“It was a combination of factors, but the flea beetle annihilated it. We need to make sure to do better next year. We will have to look differently at moisture retention and perhaps variety and see how we move on from there.”

The farm produces cold-pressed rapeseed oil.
The farm produces cold-pressed rapeseed oil.

Cover crops are a relatively new addition and the farm will drill about 60 hectares (150 acres) of these before spring crops.

 

“I started cover crops the year after I came back,” says Will. “We felt that due to the soil type, it needs a bit of help as it doesn’t hold nutrients well. It does need a bit of muck on it, so we apply the cattle muck and have a straw for muck agreement with a neighbour who has pigs We use a radish, vetch and black oat mix. The radishs helps with drainage.”

 

They have trialled mustard this year to see if, once ploughed in, it will help with potato cyst nematode (PCN) and have also been looking into under sowing maize with grass.

 

Rapeseed

The family’s cold pressed rapeseed oil business is also growing well. The idea for the diversification came initially after Tim installed a biomass boiler and straw burner as a way to heat the farm’s timeshare swimming pool 13 year ago.

 

Will says: “On the side of the boiler was a pelleter. We started putting rapeseed through a press and pelleting it to feed the boiler. Oil was a bi-product. When we became more aware of the health benefits of cold pressed rapeseed oil we invested in a bigger press for oil and started bottling it to sell.”

 

The Yare Valley Oil business really took off when Glenn Sealey joined the business as sales and marketing manager in 2010. Since then the range of products has been developed to include different flavoured oils, dressings and related products. “Glenn has been such a hero,” says Will. “He has really moved the business on.”

 

Investments have included a new pressing system five years ago which increased capacity to 40,000 litres per year, and a new building with help from an EU grant which now means bottling and storage can all be done under one roof. Another two team members have since also joined, to help with bottling, labelling and sales.

 

“We sell to a range of different outlets from wholesalers, farm shops, delis and, in normal times, to a range of catering outlets too,” Will says. “It’s a big part of our overall business. We think there is a big future with it and is definitely a growing market.”

The Belted Galloways are purely grass-fed.
The Belted Galloways are purely grass-fed.

Farm facts

  • 324ha (800-acre) mixed farm with father and son, Tim and Will Mack, plus two full-time employees on the farm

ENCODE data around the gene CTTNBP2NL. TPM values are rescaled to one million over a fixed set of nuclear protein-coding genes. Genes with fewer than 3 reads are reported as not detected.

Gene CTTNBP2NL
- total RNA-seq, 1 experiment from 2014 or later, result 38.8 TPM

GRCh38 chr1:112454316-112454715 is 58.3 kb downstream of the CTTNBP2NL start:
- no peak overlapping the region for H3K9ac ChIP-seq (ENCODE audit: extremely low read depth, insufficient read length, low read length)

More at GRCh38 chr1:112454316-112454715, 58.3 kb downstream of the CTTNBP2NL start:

• Mostly sandy loam soil; nearly all of the farm is irrigable
  • Yare Valley Oils produces 40,000 litres per year and employees three full time workers
  • Crops: Potatoes, wheat, oilseed rape, parsley and maize
  • Beef cattle: British Blue dairy crosses plus a herd of Belted Galloways
  • Diversifications: Coldpressed rapeseed oil, farm shop and timeshare swimming pool
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Farm shop

 

The farm shop, which opened soon after Will returned to the business in 2015, has also been busier than ever since coronavirus associated restrictions were announced.

 

Will says: “When we started producing rapeseed oil and beef, we had three strong products from our farm. We had a wooden shed and thought it would be nice to do something with it, so we started the shop using an honesty-based payment system and thought we’d see how it goes. We hope to be able employ someone in there but at the moment it still makes sense to do it this way and people do tend to be honest.”

 

As well as their own beef, rapeseed oil and potatoes they also sell lamb from a flock which grazes on the farm and a range of bought-in vegetables alongside other products including locally produced flour.

 

Developing the Galloway herd, improving soil health and adopting precision farming methods are top of Will’s ‘to do’ list for the near future. This will include further use of soil analysis and investment in precision technologies such as Real Time Kinematic (RTK) system, he hopes.

 

He says: “We have definitely got enough different enterprises and crops, and we now just want to make the best of the whole farm. These [precision technologies] will all incur capital costs but hopefully save money in the long term.”